NATO magazine: UK, Danish troops time in Estonia great learning curve
The British Army's 5th Battalion, the Rifles ( RIFLES) may have already finished its recent rotation with the Tapa-based NATO Enhanced Forward Presence (eFP) – the battalion's second stint in Estonia in fact – but a recent edition of NATO's Multinational Corps Northeast magazine, "Baltic Amber", got the low-down on progress while the unit was still in Estonia, including from its commanding officer, Lt Col. Jim Hadfield.
Lt Col. Hadfield told the magazine that: "Given our role, which is to contribute to the collective defense of Estonia, our first and primary task was of course to begin the process of integration with the 1st Brigade of the Estonian Defense Forces (EDF), as well as with the Danish Vidar Company, which arrived here earlier this year (2020-ed.) and forms the other part of the NATO Battle Group here in Estonia."
From handover from 5 RIFLES' predecessor, 1st Fusiliers, in mid-September 2020 to Exercise Furious Axe south of the border in Latvia, just over a month later, the rotation had been a steep learning curve for all concerned, Lt. Col. Hadfield said, noting that his unit was the first from the U.K. to, so far, return to Estonia, since the eFP at Tapa became a reality in early 2017 – about 20 percent of the personnel this time around were at Tapa in 2017, since when the base and the surrounding town would have seen a major transformation in terms of facilities and development.
Commander of the Danish contingent, Lt. Col. Thomas Fogh, added some more context, saying that: "Since [the Vidar Company's arrival], the Danish troops have been focusing on integration with the UK and Estonian forces...With the UK contingent, we first went through this process with the 1st Fusiliers battle group and then again with the 5 RIFLES battle group, but the whole time we have also been on exercise a lot with the EDF's Scouts Battalion (Scoutspataljon) at Tapa, and learned a lot from them."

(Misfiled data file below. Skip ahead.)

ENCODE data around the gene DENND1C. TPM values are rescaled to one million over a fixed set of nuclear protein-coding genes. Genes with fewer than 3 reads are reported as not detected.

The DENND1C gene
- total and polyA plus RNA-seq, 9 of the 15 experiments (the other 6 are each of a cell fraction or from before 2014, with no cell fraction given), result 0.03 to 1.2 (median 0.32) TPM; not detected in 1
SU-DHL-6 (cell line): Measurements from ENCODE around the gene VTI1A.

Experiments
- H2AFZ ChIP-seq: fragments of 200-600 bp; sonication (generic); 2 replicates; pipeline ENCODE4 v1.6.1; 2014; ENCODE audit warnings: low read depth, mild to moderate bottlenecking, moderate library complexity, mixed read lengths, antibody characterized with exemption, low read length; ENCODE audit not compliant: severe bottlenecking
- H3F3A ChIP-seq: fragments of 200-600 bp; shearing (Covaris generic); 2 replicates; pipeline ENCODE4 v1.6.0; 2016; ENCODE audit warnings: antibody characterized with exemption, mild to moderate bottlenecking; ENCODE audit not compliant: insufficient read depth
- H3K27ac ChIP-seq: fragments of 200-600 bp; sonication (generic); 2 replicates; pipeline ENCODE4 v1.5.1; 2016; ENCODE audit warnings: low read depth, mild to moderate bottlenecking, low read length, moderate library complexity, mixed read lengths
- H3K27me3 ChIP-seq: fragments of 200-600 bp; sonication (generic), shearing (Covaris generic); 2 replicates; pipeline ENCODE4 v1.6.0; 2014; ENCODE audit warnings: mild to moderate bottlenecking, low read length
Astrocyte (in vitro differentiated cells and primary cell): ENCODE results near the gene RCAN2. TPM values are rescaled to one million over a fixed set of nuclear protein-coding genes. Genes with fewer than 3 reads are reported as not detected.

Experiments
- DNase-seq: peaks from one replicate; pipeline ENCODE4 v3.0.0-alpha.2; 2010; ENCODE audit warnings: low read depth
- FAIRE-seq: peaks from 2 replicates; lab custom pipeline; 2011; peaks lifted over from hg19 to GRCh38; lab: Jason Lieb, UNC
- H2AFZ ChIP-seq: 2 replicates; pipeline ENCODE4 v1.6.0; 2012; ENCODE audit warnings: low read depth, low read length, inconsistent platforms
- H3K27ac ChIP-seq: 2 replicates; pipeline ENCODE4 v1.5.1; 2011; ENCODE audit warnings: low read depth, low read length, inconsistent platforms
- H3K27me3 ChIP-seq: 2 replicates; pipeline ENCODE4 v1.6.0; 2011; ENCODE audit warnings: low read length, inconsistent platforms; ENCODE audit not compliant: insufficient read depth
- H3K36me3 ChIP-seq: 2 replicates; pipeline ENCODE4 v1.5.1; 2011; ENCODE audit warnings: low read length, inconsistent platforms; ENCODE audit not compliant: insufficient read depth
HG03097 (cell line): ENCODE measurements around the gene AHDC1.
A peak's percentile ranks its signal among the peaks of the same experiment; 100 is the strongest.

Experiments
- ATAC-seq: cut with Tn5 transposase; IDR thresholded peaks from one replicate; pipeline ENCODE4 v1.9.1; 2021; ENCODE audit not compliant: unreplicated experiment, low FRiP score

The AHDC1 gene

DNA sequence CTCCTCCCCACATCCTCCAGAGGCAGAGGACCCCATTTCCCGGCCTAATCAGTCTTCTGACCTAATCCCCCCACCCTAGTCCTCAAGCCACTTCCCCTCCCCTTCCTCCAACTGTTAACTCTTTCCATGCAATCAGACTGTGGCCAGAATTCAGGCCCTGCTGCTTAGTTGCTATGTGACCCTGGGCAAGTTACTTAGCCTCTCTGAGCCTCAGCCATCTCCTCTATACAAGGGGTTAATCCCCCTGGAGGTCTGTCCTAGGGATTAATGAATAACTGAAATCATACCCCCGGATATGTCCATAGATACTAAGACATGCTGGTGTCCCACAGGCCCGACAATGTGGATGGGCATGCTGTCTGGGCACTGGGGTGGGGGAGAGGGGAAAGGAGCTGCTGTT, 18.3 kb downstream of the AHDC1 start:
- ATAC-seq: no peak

Lt Col. Hadfield noted that "Both the 5 RIFLES and the Danish Vidar Company have served in Estonia before, which has given us a certain advantage when it comes to the integration process," which means that: "Interoperability is of course multifaceted, but ultimately it is about the human connection.
Exercise Furious Axe also involved the multi-national Latvian eFP, which is Canadian-led, all of which contributed to a valuable exercise in inter-operability and communications efforts; eFP Estonia commander, Col. Paul Clayton noted that: "Access to training areas in neighboring countries also provides added opportunities … We certainly appreciate the training facilities we have in Estonia, but from various perspectives it is also important to be able to use training areas in Latvia, Lithuania, and Poland," adding that the training area in Latvia, at Adaži, near Riga, was that much larger – something which the Danes took advantage of to engage in some of their signature hiking and bivouacking activities, "Baltic Amber" reported – as well as the U.K. contingent being able to let its Challenger Main Battle Tanks loose on exercise.
The full "Baltic Amber" article is here (as a pdf file), while the latest edition also contains an article on the Standing NATO Mine Countermeasures Group One (SNMCMG1), which has since then arrived at Tallinn harbor ahead of this week's Operation Spirit counter-sea-mine activity, and which Estonia, Britain and Denmark all contribute to.
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Editor: Andrew Whyte